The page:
Q: You don't think there's too much hype.
A: Absolutely not in my store.
Q: What about the moods of the people who come in early and those who come in the week before Christmas. Is there any discernible difference?
A: We sell different merchandise. Early on we sell bigger items, more expensive items, collectible nutcrackers. And they're going to make sure it is in perfect condition, just right. By Dec. 15 they want a nutcracker, they'll take that one. Wrapitupthankyougoodbye.
We are not a destination store. A destination store is like an anchor store in a mall. If people are going to go shopping they're going to Bloomingdale's. They go to a store for a purpose. We're not that kind of a store. We're like an impulse store. You don't need our product so much that you make a special trip to us.
Q: Does it ever make you feel sort of strange, that some of the products you sell are essentially useless, unnecessary?
A: But then what's necessary? They're not useless if they make people happy.
Q: Are you happy in what you do
A: Yes. There are times -- the long days -- . It's difficult and I get nervous or scared.
Q: What scares you?
A: That I won't do as much as I need to do for the season. Or that Scottie dogs are going to be a bust. Maybe scared that people won't celebrate Christmas. That there'll be a blizzard and they won't come out and buy ornaments. People have a misconception of retail. They see a store, they see glamour. They say, "I'd love to own a store. What they don't see is high rent, grueling hours and gambling on goods. You don't know which ones are going to sell. It's scary and not as glamorous as it looks. When we started it was a living. And it still is a living for Rita and me. We don't do it for the fun of it. It's not a hobby at all. It's not just a lark.
Q: Do you work with your mother or for your mother.
A: We're partners. I handle all the administration and she is the creative person.
Q: Did you have any hesitation about going into business with your mother?
A: I thought about it for a while. It wasn't, "Well, I have nothing else to do when I get out of college." I made the choice.
Q: How do you divorce business and family?
A: First of all, on a working basis I always call her Rita, not Mom. If we go home and I'm asking her, "Do you like the way this dress looks on me?" I'm going to say Mom.
Q: Does that come automatically?
A: Pretty much. It's a shift. One's personal and one's business.
Q: Was that a conscious decision you made?
A: Yes, because if we were going to be in the office and I have a client sitting with me and I'm going to turn around and say, "Oh Mom, by the way what ink color should I recommend here?" that would just totally tear away any respect I may have earned. I didn't want to be treated like a daughter.
Q: Does she ever treat you like a daughter?
A: Oh yes. But rarely in business. We don't step on each other's toes.
Q: Would you want your daughters to go into business with you?
A: I haven't planned my children's careers yet. I haven't planned my children yet.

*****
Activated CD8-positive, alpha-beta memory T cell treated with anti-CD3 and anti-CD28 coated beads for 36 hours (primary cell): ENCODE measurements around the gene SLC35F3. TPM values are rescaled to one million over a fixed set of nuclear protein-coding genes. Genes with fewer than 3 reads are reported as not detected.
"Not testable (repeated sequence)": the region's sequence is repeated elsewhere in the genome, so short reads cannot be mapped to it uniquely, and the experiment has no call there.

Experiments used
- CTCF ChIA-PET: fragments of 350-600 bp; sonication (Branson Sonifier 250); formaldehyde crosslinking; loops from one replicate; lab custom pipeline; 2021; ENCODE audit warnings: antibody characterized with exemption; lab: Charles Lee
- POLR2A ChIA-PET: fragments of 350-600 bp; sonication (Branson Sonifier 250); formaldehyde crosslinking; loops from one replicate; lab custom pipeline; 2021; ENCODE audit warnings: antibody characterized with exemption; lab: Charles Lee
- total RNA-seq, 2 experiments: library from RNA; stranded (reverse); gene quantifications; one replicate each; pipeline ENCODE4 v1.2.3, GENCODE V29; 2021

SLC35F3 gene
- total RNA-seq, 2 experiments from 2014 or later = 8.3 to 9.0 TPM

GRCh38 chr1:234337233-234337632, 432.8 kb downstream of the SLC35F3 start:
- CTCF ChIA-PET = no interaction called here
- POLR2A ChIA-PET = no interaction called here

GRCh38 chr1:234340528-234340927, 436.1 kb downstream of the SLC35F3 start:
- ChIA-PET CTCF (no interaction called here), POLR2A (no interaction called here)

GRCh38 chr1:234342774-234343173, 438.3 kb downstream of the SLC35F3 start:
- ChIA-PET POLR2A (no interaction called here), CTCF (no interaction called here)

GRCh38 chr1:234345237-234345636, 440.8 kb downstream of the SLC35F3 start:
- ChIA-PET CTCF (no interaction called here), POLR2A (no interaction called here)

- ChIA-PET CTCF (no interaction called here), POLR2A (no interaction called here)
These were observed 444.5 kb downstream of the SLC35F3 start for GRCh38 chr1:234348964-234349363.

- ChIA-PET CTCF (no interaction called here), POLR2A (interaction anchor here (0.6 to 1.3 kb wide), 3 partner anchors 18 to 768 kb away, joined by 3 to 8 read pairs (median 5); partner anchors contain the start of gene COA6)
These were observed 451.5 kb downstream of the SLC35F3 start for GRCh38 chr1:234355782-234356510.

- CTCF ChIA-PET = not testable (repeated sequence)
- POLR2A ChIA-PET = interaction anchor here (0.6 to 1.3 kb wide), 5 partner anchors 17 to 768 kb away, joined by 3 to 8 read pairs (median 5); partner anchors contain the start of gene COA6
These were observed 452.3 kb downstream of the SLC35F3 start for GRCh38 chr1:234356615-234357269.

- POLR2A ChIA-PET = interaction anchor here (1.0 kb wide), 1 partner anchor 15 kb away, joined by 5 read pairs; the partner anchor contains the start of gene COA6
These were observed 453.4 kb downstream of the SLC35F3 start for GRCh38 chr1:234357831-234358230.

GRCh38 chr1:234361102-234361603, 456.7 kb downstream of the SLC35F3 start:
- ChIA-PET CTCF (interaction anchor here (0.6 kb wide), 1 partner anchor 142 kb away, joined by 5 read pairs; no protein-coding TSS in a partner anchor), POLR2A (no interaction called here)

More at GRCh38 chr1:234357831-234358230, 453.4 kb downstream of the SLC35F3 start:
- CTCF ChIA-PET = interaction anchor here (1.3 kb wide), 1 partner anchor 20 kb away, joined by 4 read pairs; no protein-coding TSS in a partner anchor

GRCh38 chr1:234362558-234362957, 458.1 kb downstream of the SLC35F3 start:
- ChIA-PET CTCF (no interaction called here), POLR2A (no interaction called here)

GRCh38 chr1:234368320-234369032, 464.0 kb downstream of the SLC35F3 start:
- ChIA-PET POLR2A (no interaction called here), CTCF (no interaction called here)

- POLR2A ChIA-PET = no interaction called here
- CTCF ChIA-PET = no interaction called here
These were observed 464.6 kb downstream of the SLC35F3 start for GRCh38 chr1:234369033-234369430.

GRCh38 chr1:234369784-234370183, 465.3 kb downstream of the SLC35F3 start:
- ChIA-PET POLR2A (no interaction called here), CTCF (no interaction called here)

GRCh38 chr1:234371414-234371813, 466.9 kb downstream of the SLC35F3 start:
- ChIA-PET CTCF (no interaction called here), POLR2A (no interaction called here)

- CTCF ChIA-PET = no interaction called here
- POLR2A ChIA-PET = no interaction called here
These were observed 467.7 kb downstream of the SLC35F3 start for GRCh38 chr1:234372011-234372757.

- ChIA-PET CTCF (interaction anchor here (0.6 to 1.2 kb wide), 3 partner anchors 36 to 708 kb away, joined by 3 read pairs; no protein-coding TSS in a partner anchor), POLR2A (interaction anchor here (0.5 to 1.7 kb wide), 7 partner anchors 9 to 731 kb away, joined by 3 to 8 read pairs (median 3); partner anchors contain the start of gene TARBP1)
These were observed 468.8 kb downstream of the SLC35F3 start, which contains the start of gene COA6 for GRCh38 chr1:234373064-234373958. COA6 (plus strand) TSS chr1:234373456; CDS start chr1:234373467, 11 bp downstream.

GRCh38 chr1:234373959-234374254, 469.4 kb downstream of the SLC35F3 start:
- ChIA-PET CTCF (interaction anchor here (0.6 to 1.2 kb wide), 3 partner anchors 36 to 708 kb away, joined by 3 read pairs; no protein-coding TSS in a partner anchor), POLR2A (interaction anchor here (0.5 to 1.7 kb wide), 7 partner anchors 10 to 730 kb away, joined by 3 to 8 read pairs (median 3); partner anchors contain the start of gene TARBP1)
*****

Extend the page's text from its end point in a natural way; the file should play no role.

Q: What do you think drives you?
A: I want to be successful. I would like it to be profitable, earn money. (But) it's not just for the money. I saw a college roommate recently and she said to me, "Carla, you're one of the only people that I know who actually achieved what you said you were going to do. I vividly remember you sitting down freshman year and telling me that you were going to go into business with your mother, you were going to be very successful with a chain of stores. And here you are. That's just what you did." So maybe I did decide that a long time ago. I don't remember consciously stating that when I was 18.
When I was young I felt if I was going to be successful I was going to be successful by the time I was 25. I'd read books about (the late Joseph) Hirshhorn and other men who achieved great success and they've all been successful by the time they were 21 or 25. These men who made fortunes! At that point in my life I had met Neal and I had two stores that were successful. And I felt we had been in business long enough to know that they were going to continue to be successful. Many, many small stores who open a shop do not make it five years.
Q: What's that like, having two entrepreneurs in one family?
A: It really works because Neal was the first man who accepted that I was going to come home at 10 o'clock at night.When I met him I was working six days a week, 10, 12 hours a day. He didn't expect me to be home at 6 o'clock and make dinner. Ever. And he worked till 11, so I would get home first! It's not that I think I was competitive with other men but that's not what their image of somebody was.
Q: When you go home at night do you talk business with your husband?
A: Yes. I'm interested in what he's doing, he's interested in what I'm doing.
Q: How is his business going?
A: He's been very successful. He's in a good location.
Q: Is there ever any competition between the two of you?
A: Yes, we always compare figures.
Q: No. Do you?
A: Of course we do. "What did you do today? Oh, I did that." But not seriously. Just day-to-day conversation. We're both basically in business for ourselves and we're not competitive in that sense. Our goals, our aspirations are the same. What we want to succeed at. So we support each other.
Q: What are you going to do if you want to start a family?
A: I very much want a family. We can keep working. My baby's going to come to work.
Q: Whether she likes it or not.
A: Right. I believe you can have it all.
Q: Has this made you pick up any Christmas customs at all?
A: I dream Christmas ornaments and trees. If you worked in a Christmas store 12 hours a day -- . I decorate trees in my sleep. I send Christmas cards.
Q: Do you buy them six months ahead?
A: No, in fact they're sitting on the kitchen counter. Usually I write them out Christmas Day. But theyre wonderful this year. They have ice cream cones on the front and there's something about a sweet season.